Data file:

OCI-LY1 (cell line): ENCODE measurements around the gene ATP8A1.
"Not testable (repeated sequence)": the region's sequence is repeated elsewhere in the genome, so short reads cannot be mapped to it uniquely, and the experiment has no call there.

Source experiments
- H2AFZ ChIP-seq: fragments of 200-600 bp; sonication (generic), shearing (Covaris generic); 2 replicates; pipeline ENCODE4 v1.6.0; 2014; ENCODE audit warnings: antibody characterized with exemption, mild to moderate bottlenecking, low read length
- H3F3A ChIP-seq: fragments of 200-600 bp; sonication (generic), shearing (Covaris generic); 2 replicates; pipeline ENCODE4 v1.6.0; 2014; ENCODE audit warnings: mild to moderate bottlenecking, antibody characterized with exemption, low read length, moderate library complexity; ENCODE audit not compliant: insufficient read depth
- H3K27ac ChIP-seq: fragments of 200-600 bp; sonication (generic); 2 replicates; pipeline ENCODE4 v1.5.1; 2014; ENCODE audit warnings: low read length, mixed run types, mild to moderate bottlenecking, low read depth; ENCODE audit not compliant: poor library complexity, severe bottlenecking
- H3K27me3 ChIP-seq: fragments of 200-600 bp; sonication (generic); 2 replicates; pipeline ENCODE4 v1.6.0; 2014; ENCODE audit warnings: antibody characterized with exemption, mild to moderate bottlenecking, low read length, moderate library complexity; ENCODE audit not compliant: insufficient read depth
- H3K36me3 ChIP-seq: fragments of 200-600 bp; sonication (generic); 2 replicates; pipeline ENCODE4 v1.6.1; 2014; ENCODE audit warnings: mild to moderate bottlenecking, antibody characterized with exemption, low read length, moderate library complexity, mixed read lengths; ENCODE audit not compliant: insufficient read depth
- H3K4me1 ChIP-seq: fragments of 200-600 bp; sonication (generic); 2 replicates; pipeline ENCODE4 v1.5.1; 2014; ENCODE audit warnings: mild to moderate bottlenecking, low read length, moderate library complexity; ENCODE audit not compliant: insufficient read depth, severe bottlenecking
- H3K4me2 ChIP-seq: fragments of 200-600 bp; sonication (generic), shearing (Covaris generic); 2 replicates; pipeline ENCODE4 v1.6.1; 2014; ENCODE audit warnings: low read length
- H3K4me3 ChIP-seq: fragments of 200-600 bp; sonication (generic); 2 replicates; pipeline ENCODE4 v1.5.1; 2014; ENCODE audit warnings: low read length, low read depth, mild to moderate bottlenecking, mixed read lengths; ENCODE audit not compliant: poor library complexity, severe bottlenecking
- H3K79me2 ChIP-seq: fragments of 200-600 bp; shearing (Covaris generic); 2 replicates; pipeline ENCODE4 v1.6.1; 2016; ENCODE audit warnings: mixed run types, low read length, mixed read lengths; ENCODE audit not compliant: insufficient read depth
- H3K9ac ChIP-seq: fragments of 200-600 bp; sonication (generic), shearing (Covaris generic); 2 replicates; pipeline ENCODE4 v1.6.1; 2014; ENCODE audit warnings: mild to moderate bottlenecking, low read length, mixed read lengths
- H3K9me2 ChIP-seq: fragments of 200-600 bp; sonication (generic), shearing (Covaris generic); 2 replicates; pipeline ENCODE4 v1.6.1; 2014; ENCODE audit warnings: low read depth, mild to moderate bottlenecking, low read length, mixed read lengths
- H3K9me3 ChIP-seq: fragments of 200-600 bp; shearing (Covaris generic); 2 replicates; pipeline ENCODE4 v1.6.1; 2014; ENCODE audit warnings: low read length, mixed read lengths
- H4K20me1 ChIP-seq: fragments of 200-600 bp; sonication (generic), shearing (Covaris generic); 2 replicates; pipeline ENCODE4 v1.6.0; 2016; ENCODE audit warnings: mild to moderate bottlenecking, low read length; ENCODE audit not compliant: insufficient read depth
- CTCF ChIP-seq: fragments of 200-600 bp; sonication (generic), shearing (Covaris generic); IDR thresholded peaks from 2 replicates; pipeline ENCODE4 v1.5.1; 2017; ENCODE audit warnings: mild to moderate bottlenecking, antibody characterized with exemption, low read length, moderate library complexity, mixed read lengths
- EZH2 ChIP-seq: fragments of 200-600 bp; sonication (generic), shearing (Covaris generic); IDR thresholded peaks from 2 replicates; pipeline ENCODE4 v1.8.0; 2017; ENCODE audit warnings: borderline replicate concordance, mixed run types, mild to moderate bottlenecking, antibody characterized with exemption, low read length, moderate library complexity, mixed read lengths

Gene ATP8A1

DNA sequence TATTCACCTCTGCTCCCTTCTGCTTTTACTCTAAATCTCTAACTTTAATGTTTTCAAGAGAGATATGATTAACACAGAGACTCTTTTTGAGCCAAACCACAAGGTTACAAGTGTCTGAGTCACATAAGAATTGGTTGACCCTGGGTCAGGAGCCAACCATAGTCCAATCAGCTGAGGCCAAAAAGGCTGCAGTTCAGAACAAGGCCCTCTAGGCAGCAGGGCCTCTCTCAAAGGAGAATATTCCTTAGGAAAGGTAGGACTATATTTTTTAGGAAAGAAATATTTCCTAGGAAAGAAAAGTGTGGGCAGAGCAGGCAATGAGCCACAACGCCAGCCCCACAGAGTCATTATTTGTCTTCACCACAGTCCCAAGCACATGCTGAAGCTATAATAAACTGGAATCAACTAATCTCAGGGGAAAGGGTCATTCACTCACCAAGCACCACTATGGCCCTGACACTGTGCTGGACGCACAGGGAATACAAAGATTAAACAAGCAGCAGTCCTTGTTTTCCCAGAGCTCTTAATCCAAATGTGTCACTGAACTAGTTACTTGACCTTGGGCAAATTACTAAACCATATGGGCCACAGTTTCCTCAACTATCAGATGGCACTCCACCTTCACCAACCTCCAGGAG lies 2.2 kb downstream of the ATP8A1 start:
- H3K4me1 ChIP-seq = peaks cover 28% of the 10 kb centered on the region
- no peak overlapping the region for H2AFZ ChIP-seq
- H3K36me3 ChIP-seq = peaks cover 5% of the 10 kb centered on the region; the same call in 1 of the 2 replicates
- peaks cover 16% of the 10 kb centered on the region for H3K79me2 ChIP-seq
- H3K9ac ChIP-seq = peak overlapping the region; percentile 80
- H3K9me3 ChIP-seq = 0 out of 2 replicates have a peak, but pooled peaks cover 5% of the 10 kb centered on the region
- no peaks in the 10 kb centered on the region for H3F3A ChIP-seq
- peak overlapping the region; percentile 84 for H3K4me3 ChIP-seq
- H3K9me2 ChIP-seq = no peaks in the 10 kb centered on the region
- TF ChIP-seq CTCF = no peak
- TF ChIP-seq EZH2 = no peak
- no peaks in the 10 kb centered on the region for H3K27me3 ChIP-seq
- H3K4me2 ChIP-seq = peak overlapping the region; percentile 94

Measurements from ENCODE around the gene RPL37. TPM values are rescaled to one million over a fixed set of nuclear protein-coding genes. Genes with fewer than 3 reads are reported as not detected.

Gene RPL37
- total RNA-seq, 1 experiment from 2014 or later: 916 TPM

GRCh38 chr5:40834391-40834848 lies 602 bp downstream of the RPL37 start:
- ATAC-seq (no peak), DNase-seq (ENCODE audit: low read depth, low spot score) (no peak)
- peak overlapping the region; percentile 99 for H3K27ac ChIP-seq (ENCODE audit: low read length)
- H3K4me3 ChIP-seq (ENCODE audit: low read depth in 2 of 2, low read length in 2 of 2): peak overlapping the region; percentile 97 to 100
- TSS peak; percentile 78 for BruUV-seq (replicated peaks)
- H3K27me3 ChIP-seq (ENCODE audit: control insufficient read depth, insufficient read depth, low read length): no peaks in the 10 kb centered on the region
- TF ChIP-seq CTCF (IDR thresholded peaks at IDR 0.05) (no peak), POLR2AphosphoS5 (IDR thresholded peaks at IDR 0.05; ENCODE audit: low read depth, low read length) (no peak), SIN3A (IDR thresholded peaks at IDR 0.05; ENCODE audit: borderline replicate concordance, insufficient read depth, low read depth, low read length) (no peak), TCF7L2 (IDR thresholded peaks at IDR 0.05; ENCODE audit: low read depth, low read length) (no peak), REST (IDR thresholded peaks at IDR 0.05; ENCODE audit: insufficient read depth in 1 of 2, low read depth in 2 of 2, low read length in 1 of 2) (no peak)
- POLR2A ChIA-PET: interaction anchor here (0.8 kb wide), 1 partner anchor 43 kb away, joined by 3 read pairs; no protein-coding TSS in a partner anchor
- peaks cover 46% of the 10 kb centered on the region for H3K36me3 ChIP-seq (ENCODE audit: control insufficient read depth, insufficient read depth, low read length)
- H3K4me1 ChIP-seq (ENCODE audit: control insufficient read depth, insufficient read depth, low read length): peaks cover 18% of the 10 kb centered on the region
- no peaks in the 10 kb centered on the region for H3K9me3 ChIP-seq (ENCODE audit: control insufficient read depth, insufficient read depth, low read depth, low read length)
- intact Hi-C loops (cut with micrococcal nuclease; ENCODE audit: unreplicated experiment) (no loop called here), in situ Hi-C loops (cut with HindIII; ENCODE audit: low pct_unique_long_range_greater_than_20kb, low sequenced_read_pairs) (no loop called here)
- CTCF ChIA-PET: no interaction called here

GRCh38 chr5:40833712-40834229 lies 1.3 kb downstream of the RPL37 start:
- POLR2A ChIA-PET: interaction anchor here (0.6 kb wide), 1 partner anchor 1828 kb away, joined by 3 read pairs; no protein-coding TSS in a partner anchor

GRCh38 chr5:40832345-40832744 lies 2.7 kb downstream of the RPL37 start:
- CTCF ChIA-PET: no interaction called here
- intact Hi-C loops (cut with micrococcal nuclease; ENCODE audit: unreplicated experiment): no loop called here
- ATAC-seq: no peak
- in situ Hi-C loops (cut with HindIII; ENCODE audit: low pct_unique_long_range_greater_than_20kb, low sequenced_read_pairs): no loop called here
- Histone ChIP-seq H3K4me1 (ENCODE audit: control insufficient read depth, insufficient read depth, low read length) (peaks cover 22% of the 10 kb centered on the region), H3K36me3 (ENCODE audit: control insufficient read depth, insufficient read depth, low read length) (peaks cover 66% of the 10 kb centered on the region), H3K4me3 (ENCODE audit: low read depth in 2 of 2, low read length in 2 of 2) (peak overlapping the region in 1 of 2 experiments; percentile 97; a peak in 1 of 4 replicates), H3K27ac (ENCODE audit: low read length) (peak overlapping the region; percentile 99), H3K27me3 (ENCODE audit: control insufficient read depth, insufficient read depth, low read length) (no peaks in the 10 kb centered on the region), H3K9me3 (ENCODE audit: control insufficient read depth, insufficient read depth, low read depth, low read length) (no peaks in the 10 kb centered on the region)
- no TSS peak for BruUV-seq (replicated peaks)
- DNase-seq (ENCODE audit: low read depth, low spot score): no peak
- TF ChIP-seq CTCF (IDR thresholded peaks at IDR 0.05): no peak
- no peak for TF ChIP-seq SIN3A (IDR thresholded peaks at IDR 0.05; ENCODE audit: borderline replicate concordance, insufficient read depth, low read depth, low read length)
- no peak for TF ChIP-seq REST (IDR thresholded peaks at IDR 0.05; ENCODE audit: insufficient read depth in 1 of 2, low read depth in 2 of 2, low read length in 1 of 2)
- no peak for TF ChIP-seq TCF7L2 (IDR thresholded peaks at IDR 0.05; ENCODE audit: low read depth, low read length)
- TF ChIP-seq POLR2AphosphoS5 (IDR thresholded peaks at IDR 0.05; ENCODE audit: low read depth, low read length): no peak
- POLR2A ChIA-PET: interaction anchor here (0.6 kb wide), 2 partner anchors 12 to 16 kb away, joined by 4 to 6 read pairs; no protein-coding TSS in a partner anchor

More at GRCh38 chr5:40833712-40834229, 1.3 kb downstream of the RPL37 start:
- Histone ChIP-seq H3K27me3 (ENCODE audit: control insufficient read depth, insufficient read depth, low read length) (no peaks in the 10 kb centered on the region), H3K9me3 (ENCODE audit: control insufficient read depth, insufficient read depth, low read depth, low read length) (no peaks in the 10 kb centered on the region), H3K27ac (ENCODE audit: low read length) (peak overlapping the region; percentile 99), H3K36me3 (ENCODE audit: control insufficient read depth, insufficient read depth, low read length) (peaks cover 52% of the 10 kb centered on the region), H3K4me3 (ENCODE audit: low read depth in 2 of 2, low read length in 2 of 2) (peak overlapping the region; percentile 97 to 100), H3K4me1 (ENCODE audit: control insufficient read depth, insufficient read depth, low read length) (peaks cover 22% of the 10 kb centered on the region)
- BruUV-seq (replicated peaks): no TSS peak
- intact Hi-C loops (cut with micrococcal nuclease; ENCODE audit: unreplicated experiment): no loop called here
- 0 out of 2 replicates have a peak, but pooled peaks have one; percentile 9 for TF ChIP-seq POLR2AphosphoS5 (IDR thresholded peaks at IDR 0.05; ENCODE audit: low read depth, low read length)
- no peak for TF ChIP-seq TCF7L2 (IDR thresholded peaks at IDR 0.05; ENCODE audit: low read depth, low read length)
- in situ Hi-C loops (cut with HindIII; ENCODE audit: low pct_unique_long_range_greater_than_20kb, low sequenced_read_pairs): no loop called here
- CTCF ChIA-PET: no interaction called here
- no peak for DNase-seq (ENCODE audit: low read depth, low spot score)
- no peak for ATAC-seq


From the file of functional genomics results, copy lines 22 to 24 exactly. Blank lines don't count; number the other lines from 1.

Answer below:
- no peak overlapping the region for H2AFZ ChIP-seq
- H3K36me3 ChIP-seq = peaks cover 5% of the 10 kb centered on the region; the same call in 1 of the 2 replicates
- peaks cover 16% of the 10 kb centered on the region for H3K79me2 ChIP-seq